Barkerville, Williams Creek, Cariboo


(From the Caribooite)

A stranger arriving on Williams Creek is struck with the grotesque appearance of miners and the singular manner of life which they lead. If he happens to be from an old settled community, he is very apt to place the miner on the same social level with the common laborer of his own country; but on a more intimate acquaintance with him, he discovers that many of the men who wield a pick and shovel have been men of respectable standing in civilized countries; some of them have been lawyers, or physicians, officers (military and naval) and merchants, and accustomed to move in the highest circles of soci ety.

But his astonishment at discovering their intelligence is not so great as at the direction their ambition seems to take. It would appear that the climax of their ambition is to excel at card playing. The man who cannot play a good game of "draw poker," "seven-up", "freeze-out", or cribbage", is voted green horn and unworthy the association of good men and true, while the man who is an expert in those games is envied by man and the admired of all. It is truly a lamentable state of affairs when men whose youth gave promise of brighter things, waster their hours night after night playing poker at limits varying from twenty-five cents to one dollar. Some men it is true play poker with a limit of twenty dollars, but then these are the great men of the country, and they feel the importance of their positions. Perhaps this would be a pardonable offence were they ignorant of the crime they commit; but they are well aware that by thus converting night into day, by going to bed at 2 or 3 o'clock in the afternoon they are shortening their lives by a considerable period, besides rendering themselves unfit to move in good society, when they have an opportunity of returning to civilized life.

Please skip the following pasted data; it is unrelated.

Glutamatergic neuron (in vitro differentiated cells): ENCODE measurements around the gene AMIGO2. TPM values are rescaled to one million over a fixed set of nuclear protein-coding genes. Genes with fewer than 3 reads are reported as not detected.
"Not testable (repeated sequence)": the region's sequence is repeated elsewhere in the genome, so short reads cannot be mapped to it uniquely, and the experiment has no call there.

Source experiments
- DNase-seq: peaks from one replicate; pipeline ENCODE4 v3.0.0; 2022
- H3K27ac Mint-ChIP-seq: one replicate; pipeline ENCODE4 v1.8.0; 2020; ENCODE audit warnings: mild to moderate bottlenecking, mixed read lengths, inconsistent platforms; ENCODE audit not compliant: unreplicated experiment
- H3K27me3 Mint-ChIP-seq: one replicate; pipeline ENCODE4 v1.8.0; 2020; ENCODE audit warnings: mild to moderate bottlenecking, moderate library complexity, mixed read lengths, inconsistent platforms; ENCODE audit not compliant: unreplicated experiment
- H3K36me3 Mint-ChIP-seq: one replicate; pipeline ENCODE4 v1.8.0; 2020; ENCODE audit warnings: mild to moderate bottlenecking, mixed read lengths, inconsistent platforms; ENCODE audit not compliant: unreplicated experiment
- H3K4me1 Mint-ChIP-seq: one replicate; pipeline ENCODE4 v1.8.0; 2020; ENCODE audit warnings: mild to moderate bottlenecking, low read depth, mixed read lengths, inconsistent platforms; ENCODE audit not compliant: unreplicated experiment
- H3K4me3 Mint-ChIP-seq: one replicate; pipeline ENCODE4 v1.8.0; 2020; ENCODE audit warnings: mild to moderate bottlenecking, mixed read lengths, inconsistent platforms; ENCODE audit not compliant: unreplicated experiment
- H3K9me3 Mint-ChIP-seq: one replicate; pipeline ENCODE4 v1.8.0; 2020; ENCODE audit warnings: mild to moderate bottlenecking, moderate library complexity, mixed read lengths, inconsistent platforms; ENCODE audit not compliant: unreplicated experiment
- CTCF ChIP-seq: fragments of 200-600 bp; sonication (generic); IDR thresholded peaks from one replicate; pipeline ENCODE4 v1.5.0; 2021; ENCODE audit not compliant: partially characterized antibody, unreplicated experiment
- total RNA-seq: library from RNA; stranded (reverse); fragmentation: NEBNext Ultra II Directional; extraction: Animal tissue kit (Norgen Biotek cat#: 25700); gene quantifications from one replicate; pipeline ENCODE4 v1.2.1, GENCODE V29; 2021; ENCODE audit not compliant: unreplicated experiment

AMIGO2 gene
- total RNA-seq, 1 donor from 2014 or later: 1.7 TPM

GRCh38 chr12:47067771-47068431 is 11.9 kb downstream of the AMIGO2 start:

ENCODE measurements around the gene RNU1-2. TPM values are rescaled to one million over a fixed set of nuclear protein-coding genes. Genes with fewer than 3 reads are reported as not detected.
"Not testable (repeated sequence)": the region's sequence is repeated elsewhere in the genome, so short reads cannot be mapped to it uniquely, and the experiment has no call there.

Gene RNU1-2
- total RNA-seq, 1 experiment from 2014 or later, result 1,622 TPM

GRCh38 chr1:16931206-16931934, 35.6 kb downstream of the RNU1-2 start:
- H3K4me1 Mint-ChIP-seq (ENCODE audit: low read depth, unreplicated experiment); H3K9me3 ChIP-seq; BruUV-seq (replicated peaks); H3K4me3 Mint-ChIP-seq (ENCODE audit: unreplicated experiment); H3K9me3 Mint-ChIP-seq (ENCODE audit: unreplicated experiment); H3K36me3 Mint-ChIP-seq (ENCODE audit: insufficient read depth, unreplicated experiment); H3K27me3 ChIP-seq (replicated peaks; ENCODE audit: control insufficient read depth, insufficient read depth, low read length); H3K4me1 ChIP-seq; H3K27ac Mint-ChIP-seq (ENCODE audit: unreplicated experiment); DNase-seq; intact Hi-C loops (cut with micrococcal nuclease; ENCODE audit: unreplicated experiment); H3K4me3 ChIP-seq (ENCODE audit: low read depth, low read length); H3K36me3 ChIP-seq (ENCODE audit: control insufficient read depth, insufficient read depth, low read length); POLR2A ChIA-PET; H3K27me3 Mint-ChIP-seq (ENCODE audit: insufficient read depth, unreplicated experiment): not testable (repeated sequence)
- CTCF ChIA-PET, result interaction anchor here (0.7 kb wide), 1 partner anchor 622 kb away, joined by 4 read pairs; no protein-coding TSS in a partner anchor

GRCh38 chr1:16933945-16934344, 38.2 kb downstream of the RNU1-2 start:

Just observe one of those men after one of the sitting up nights, his eyes are red and swollen, generally one boot over the leg of his pants and the other inside, with a face six inches longer than ordinary, in short, a very dejected appearance in general, so much so that a bystander is very apt to exclaim, "There goes the veritable last rose of summer." As I myself, an immaculate, may venture to give some sound advice to miners. I would recommend them to engage in some practical study, such as useful reading or the acquirement of any modern language, Spanish or French for instance, and I will venture to assure them that if they only expend half the time and energy on the acquirement of any foreign language as they do on cards, they will become quite proficient in the same.

Yours respectfully, CENSOR April, 1866

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